When Clients Step Down from the Business They Started - Part One
The decision to step down and retire is one of the hardest a family business entrepreneur ever makes. When that time comes, entrepreneurs don’t have to retire and leave their companies. Instead, they must change their job description. Read More
Formalize the Love in Successful Family Businesses - Part Two
It's not unusual for family businesses to put off dealing with issues as a way to maintain family unity. Unfortunately, that approach usually backfires, as we saw in this case study....
 Read More
Formalize the Love in Successful Family Businesses - Part One
How structure and shared vision can prevent family rifts from undermining a thriving enterprise Read More
The Power of Gratitude - Part Two
In Part 1 of this article series, we discussed how lack of gratitude is the single biggest obstacle to succession planning. Here, we'll explore how the philosophy of gratitude can help family businesses and the advisors who serve them. Read More
The Business of Gratitute - Part One
Why is it so important to learn gratitude, not just voice it? Because at that level it is a business asset. In my experience, the single most troubling obstacle in family-owned businesses is that appreciation, recognition and love are so rarely expressed.  Read More
The Last Challenge of Entrepreneurship - Part 2
Part 2 - Concluding a series focusing on succession planning Read More
The Last Challenge of Entrepreneurship
Part 1 of a two-part series focusing on succession planning Read More
Family Businesses - The Trust Paradox - Part 2
How families create formality and structure in their businesses as a way to promote trust in the family as well as in the business. Read More
Family Businesses - The Trust Paradox - Part 1
Trust is provocative, paradoxical and implies risk Read More
The Trust Paradox of Family Businesses
Trust is the central component to the development of a family firm's social capital according to Pearson and Carr's "The central role of trust in family firm social capital". Their work raises the questions of what trust is and how to sustain it as the family business evolves. Over the past 30 years I have worked with family businesses in the area of transitions, succession planning, and managing what I describe as emotional breakdowns of trust in either business or family relationships. As a result, I believe building trust in the family and in the structure of the business are mutually beneficial to family harmony and a successful family business. Read More
Family Business Consultants as Leaders
Working with family businesses as a consultant is one of the most awesome responsibilities I can imagine. It incorporates managing family issues and concerns as well as business issues and concerns and the interrelationship between the two. The impact of choices made by the consultant can have far-reaching effects for both family and business that can impact generations of family members. Read More
Do Family and Business Meet or Collide?
The way we see it, the overlap between family and business is an organizational problem, but people within the family business experience it as an interpersonal issue. That's why family members commonly blame each other for the situation. Read More
When the Business of Your Family is Business
The defining qualities of a business contrast starkly with those of the family. While a family is nurturing, a business must be productive. It values competency and candor in order to embrace change and create success. Of course, the skills and sensibilities of business can play a positive role in your family. Business discipline and financial savvy, for instance, positively influence families and their success.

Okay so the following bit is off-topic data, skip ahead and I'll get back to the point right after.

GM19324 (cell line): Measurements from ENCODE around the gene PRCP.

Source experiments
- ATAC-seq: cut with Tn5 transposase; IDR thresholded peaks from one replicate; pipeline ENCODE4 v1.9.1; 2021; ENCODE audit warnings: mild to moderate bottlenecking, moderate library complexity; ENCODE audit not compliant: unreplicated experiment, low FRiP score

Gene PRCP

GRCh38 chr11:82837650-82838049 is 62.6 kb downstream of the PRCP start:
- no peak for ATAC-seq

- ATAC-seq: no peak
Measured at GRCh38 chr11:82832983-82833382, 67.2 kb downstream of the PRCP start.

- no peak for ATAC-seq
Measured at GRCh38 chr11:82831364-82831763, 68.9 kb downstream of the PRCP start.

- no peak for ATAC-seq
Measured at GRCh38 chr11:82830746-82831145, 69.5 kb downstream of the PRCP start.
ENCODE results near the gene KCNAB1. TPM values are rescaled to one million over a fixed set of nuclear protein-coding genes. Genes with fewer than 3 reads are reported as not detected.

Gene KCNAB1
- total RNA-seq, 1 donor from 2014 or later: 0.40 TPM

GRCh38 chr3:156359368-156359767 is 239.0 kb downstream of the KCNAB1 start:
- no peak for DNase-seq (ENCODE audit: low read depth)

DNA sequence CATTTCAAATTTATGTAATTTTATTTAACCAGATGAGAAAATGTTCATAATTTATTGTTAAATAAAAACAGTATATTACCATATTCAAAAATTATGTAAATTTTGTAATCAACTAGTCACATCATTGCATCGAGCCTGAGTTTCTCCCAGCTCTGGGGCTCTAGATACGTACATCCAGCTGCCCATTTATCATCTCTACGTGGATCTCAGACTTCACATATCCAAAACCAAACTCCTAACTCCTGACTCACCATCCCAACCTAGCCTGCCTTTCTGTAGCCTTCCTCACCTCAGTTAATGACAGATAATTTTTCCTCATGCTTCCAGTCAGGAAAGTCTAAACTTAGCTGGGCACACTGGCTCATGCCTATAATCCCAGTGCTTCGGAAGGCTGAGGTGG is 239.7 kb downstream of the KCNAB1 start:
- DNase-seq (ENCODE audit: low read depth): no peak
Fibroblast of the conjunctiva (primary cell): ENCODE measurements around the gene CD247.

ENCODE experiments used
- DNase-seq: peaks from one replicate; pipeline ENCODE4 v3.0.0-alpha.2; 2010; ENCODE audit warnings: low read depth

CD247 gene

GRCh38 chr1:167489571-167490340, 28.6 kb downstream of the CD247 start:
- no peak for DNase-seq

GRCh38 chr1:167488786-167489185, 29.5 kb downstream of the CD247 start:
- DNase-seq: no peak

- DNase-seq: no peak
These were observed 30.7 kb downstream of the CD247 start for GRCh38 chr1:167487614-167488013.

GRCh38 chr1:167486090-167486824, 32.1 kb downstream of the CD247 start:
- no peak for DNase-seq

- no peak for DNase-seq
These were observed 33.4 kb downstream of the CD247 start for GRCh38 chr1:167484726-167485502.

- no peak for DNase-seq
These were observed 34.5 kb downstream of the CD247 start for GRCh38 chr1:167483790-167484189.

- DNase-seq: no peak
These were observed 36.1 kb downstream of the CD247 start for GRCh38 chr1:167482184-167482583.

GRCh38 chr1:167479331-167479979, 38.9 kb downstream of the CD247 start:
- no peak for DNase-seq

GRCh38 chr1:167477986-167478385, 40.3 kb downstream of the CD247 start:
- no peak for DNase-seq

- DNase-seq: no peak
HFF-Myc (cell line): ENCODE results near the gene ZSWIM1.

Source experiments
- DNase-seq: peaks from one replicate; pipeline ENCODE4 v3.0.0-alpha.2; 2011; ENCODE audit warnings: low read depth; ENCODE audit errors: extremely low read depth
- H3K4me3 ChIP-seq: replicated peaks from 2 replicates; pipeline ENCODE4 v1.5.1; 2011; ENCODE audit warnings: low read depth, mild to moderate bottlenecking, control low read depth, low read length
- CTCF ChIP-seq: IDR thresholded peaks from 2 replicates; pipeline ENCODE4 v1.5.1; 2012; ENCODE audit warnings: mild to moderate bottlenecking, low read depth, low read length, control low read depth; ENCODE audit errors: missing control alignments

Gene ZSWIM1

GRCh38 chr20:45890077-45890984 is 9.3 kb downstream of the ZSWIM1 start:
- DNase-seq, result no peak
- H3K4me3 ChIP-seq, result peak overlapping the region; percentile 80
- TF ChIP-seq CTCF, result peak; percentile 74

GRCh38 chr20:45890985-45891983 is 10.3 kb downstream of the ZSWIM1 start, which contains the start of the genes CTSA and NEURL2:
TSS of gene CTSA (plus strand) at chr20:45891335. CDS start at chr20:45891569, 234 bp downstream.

Read More
Is it a Family-Run Business or Vice-Versa?
The family-run business faces unique obstacles. Business differences can tear apart families because the family and business have different (even opposing) goals. While family is protective and loyal with strong emotional ties, these positive qualities can lead to resisting or minimizing change in a business setting. Read More
Understanding Both Sides of Family Business Management
To help you understand the issues of family business management, we've developed a working model of the family business. It consists of two intersecting circles. The first represents your family; the second, your business. Read More
Family Members Entering the Business Checklist
Family businesses are all about the family, yet major heartaches can occur when next generation adult children enter the business. Read More
Changing the Generations in a Family Owned Business
Here is my list of ten important things younger generation adult children can do to smooth their transition into leadership in the family-owned business so that everyone involved feels positive and vital. Read More
Learn More and Get FREE Resources

Now Available:

Cornerstone of Hubler for Business Families:

The Soul of Family Business


Take this risk-free first step in ensuring the continued success of your family business now. There is no charge for the orientation meeting other than out-of-pocket expenses for travel. 


Does your family business need help with succession planning, conflict resolution, management or other issues? If so, we'll arrange a one-on-one orientation meeting with you and Tom Hubler to help you explore the possibilities of working with us. If you choose, your family and business associates can also attend. Here, in a relaxed environment, you can talk about:

- Key family business issues
- Plans necessary for the success of your family-owned business
- Possibilities and expectations
- Terms of the relationship
©All Rights Reserved | Hubler for Business Families - America's preeminent family business consultants
Ownership Planning | Management and Leadership | Business Planning | Family Planning
Contact | Site Map